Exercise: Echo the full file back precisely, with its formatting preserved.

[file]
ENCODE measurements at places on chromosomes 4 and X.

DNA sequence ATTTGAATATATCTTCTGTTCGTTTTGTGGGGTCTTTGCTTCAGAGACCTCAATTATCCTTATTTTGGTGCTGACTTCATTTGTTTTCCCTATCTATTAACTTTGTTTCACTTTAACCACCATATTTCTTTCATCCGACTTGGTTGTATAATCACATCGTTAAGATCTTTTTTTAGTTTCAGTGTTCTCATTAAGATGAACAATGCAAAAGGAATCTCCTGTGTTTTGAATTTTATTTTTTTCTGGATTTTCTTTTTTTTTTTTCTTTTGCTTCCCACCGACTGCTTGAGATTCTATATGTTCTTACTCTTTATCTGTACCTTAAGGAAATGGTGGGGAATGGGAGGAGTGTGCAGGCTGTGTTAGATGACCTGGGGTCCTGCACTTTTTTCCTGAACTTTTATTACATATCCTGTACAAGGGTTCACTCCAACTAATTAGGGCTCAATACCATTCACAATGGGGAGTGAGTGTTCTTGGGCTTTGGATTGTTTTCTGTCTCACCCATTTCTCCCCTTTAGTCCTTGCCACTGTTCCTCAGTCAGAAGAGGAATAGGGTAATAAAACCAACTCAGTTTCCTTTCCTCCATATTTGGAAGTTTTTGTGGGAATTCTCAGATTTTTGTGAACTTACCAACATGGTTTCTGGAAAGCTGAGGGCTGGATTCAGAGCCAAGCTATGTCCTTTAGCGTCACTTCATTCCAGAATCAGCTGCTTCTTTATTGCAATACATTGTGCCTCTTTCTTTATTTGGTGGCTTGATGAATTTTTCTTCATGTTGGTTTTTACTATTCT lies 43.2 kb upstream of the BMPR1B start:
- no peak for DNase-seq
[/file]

ENCODE measurements at places on chromosomes 4 and X.

DNA sequence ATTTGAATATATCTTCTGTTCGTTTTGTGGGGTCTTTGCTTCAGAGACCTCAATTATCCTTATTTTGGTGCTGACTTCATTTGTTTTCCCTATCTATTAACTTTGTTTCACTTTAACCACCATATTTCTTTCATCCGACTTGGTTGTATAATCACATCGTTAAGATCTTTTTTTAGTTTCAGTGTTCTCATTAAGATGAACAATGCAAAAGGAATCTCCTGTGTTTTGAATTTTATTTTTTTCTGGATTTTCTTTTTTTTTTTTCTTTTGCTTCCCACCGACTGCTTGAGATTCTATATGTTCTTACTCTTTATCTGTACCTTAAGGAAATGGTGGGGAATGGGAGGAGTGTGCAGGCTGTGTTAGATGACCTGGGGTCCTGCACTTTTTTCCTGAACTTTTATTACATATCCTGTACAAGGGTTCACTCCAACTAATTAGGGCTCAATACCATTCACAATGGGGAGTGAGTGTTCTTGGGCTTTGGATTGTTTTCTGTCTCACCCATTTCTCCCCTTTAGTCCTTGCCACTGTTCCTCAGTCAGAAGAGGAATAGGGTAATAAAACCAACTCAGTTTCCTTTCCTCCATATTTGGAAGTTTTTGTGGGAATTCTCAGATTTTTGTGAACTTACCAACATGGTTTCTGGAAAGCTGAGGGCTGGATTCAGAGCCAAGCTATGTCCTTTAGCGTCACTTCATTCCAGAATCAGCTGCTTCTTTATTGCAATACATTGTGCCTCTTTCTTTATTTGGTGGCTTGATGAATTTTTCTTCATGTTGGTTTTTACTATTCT lies 43.2 kb upstream of the BMPR1B start:
- no peak for DNase-seq